Please keep in mind that each U.S. state has its own income tax regulations which must be considered, and possibly sales tax and county tax to name a few.
Canadians purchasing a U.S. rental property must consider the appropriate legal entity to use for this purpose. The property ownership alternatives include; owning the property individually in their own name(s), U.S. trust, U.S. Corporation, or a Canadian Corporation. These are the most common forms and the pros and cons of each are as follows, along with a general comment on overall suitability for Canadian non resident aliens (NRA’s) owing real property in the U.S.
o Pro – the most basic and easy to use method is to simply own the property individually. No legal documents are required beyond the standard real estate purchase documents which include the Settlement Statement and supporting details.
That being said, if there are multiple owners, a contract should be in place detailing the capital contribution of each owner, profit sharing, and cash out calculations in the event of property sale, or death or incapacitation of an owner.
Further to this, a Will and Living Will should be in place for each owner.
o Con – in the event of death of the owner, the property must be ‘probated’. In some states such as Florida, the probate fees can be high, and the length of time to complete the probate process can be very long. This can result in undue delays in the sale of the property.
o Con – no creditor protection against potential lawsuits.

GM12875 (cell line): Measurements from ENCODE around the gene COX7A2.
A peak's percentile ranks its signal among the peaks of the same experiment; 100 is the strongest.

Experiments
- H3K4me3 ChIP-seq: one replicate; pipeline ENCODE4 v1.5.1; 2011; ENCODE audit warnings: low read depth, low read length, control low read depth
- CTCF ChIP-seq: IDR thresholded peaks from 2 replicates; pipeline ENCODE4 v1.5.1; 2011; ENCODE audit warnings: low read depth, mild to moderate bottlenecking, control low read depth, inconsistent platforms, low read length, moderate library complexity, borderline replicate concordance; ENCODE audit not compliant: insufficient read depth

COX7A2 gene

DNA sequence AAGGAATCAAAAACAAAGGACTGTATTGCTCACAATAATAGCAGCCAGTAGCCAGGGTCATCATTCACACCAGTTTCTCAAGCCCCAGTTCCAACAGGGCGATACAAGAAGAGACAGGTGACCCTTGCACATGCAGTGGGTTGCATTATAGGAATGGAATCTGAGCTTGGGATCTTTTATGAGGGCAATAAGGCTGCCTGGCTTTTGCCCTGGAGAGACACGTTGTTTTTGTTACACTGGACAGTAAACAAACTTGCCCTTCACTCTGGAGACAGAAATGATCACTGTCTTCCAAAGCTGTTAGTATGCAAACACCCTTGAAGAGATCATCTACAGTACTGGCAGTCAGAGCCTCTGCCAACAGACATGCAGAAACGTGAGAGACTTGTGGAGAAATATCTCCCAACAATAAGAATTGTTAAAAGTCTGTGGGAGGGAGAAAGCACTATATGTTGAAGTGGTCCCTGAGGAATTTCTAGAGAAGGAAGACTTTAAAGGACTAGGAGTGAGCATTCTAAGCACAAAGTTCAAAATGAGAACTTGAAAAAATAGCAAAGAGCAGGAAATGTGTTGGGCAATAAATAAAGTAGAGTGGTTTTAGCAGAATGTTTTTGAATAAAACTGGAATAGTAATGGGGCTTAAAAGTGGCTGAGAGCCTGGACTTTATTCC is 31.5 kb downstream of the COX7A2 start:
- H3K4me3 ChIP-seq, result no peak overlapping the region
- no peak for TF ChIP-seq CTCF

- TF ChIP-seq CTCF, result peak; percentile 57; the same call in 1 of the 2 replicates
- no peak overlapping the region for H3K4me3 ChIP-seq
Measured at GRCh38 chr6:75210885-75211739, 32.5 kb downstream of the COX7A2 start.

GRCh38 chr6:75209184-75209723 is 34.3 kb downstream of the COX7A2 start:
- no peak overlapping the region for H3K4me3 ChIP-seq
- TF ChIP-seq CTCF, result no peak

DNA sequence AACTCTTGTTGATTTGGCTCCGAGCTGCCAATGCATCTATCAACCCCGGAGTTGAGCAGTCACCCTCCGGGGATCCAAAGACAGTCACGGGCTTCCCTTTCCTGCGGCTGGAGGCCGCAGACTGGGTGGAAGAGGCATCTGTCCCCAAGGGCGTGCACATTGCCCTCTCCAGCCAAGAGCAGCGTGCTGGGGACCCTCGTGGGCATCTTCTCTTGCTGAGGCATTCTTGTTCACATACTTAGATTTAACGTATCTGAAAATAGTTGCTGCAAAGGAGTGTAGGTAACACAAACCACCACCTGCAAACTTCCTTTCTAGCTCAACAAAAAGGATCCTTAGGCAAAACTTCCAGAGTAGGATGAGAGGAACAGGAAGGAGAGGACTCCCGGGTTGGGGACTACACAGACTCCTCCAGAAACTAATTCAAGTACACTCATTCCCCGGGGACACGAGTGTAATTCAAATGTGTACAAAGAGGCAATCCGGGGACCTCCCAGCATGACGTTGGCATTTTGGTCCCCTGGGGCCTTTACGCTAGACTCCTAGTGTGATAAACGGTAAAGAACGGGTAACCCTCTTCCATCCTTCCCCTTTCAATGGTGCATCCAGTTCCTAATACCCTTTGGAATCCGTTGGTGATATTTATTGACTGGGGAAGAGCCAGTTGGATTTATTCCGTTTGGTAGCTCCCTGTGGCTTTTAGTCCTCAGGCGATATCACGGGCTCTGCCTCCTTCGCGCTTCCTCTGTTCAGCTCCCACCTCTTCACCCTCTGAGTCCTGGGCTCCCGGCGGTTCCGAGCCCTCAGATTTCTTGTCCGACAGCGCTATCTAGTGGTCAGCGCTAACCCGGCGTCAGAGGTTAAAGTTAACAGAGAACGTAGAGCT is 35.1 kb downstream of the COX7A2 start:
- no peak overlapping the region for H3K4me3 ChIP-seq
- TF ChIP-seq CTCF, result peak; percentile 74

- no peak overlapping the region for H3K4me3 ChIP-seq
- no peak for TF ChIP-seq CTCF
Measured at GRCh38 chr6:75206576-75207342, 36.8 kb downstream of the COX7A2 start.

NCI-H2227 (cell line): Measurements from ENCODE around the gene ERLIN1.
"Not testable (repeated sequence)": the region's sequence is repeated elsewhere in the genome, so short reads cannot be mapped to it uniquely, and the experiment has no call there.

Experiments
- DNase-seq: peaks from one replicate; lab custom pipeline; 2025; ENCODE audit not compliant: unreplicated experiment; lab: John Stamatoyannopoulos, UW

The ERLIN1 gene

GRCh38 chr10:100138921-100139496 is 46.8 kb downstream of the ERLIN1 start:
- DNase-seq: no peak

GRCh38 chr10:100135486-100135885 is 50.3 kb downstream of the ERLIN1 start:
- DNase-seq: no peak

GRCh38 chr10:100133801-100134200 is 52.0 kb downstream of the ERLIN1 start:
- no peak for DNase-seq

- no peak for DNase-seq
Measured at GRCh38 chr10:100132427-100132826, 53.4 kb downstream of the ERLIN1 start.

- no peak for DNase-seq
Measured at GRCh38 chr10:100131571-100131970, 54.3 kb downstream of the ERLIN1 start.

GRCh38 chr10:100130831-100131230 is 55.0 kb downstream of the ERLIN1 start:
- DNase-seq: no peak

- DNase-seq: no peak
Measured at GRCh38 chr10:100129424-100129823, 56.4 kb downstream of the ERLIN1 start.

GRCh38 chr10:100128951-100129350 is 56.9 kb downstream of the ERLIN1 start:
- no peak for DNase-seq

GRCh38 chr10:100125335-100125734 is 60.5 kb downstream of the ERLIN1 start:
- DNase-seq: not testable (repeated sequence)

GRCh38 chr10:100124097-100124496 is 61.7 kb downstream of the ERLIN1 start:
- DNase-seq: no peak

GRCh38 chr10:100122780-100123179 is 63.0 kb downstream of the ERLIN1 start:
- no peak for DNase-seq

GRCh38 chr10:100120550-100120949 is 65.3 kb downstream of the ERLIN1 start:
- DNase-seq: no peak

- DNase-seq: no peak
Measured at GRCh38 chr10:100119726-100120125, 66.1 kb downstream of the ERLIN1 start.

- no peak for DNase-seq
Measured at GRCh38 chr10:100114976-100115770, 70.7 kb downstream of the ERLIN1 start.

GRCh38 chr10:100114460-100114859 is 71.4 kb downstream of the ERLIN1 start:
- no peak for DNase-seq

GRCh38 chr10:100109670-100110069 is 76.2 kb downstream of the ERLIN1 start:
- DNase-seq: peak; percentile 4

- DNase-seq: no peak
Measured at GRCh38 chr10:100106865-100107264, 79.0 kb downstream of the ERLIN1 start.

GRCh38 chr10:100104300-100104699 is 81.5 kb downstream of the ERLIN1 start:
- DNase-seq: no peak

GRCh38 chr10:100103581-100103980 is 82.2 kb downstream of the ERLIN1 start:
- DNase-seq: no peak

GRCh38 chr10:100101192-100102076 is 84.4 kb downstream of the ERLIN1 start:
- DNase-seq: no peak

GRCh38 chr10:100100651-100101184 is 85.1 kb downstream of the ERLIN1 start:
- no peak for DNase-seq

o Overall – suitable structure for owners with one property who want to keep it simple.
• U.S. Revocable Trust (owned by ‘grantor’ – individual):
o Pro – Creditor protection.
o Pro – ‘Disregarded entity’ – taxed as individual.
o Pro – Avoids probate.
o Cons – banks not enamored with U.S. Trusts – difficult to ensure collateral.
o Cons – if children are named as beneficiaries, may create income tax issues.
o Overall – suitable structure for owners who wish to avoid Florida probate issues.
• U.S. Corporation:
o Canadians should NOT establish a U.S. corporation in which to hold there U.S. property rentals. The reasons are as follows:
o Con – U.S. Limited Liability Corporation (LLC) – these entities are referred to as ‘flow-through’ entities. Although the LLC is a corporation, the entities are designed such that all of the income earned within the corporation is reported on the individual’s U.S. income tax return, hence the term ‘flow-through’. However, this creates a potential double taxation problem for Canadian taxpayers. The Canada Revenue Agency does not accept the flow-through nature of the U.S. LLC. Any taxes paid by the individual on their U.S. individual income tax return as a result of the LLC income, cannot be deducted in Canada as a foreign tax credit on their Canadian individual income tax return. The primary reason – CRA views the taxes paid as a corporate taxes, emanating from the U.S. LLC, and does not allow foreign corporate taxes to be deducted on individual’s income tax returns.
o Con –U.S. Corporation (C-Corps) – these corporations do not have the flow-through characteristics of a U.S. LLC. Instead, income is taxed within the C-Corporation, at U.S. corporate tax rates, which, depending upon the situation, might be significantly higher than Canadian corporate tax rates.
Con – Capital gains on the sale of shares of a U.S. C-Corp, which have greater than 50% of the FMV of their assets in U.S. real property – must report the gain on a U.S. foreign income tax return. Once again, U.S. corporate tax rates are significantly higher than Canadian corporate tax rates.